Avian Phylogenomics Project

Crocodilian endogenous retroviruses

Citation:

A.Y. Chong, K.K. Kojima, J. Jurka, D.A. Ray, A.F.A Smit, S.R. Isberg, and J. Gongora, 'Evolution and Gene Capture in Ancient Endogenous Retroviruses – Insights from the Crocodilian Genomes', Retrovirology (2014).

Abstract:

Background
Crocodilians are thought to be hosts to a diverse and divergent complement of endogenous retroviruses (ERVs) but a comprehensive investigation is yet to be performed. The recent sequencing of three crocodilian genomes provides an opportunity for a more detailed and accurate representation of the ERV diversity that is present in these species. Here we investigate the diversity, distribution and evolution of ERVs from the genomes of three key crocodilian species, and outline the key processes driving crocodilian ERV proliferation and evolution.
Results
ERVs and ERV related sequences make up less than 2% of crocodilian genomes. We recovered and described 45 ERV groups within the three crocodilian genomes, many of which are species specific. We have also revealed a new class of ERV, ERV4, which appears to be common to crocodilians and turtles, and currently has no characterised exogenous counterpart. For the first time, we formally describe the characteristics of this ERV class and its classification relative to other recognised ERV and retroviral classes. This class shares some sequence similarity and sequence characteristics with ERV3, although it is phylogenetically distinct from the other ERV classes. We have also identified two instances of gene capture by crocodilian ERVs, one of which, the capture of a host KIT-ligand mRNA has occurred without the loss of an ERV domain.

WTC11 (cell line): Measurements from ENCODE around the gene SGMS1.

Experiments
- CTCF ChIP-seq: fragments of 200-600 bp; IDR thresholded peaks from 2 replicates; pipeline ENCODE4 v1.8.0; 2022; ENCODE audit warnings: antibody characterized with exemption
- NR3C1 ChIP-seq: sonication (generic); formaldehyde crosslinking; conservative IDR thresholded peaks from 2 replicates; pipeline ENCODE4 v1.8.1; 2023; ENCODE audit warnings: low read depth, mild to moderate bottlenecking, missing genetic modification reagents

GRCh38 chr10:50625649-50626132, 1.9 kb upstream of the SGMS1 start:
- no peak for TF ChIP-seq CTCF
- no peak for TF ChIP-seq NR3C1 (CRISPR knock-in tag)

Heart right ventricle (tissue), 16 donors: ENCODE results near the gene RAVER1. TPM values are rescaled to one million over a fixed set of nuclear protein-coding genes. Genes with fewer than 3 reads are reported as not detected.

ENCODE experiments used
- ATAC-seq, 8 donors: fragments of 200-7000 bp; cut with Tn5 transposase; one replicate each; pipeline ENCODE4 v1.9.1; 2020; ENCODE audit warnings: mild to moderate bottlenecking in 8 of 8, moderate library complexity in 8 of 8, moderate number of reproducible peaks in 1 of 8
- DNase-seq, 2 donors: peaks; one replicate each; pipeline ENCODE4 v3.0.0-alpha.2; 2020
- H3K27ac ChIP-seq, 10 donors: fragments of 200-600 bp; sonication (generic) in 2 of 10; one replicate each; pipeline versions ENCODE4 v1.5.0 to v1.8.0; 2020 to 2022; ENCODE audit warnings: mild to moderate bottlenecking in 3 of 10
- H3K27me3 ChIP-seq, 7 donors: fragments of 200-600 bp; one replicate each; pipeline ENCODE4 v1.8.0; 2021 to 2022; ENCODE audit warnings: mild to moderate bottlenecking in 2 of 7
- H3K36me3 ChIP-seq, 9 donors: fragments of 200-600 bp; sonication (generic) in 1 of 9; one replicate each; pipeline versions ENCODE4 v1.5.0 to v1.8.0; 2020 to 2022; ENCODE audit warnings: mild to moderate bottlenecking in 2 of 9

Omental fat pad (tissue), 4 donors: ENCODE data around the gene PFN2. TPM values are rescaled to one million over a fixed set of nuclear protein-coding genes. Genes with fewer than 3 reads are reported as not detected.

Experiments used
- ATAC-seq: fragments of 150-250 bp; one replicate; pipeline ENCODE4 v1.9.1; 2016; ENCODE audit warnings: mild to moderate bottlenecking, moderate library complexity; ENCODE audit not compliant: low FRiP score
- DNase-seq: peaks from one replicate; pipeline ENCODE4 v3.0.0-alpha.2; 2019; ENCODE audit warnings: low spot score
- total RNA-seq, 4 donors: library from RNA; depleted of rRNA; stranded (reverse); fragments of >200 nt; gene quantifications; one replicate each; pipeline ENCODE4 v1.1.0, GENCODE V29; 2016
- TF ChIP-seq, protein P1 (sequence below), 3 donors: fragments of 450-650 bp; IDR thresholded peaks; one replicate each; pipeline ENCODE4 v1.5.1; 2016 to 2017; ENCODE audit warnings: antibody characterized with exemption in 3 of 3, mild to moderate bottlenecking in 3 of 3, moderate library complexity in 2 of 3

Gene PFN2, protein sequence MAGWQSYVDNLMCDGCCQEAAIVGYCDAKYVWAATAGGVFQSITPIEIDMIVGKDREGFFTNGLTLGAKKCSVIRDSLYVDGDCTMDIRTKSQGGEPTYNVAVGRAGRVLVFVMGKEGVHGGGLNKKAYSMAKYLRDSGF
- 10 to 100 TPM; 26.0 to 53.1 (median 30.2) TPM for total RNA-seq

Conclusions
This study indicates that crocodilian ERVs comprise a wide variety of lineages, many of which appear to reflect ancient infections. In particular, ERV4 appears to have a limited host range, with current data suggesting that it is confined to crocodilians and some lineages of turtles. Also of interest are two ERV groups that demonstrate evidence of host gene capture. This study provides a framework to facilitate further studies into non-mammalian vertebrates and highlights the need for further studies into such species.

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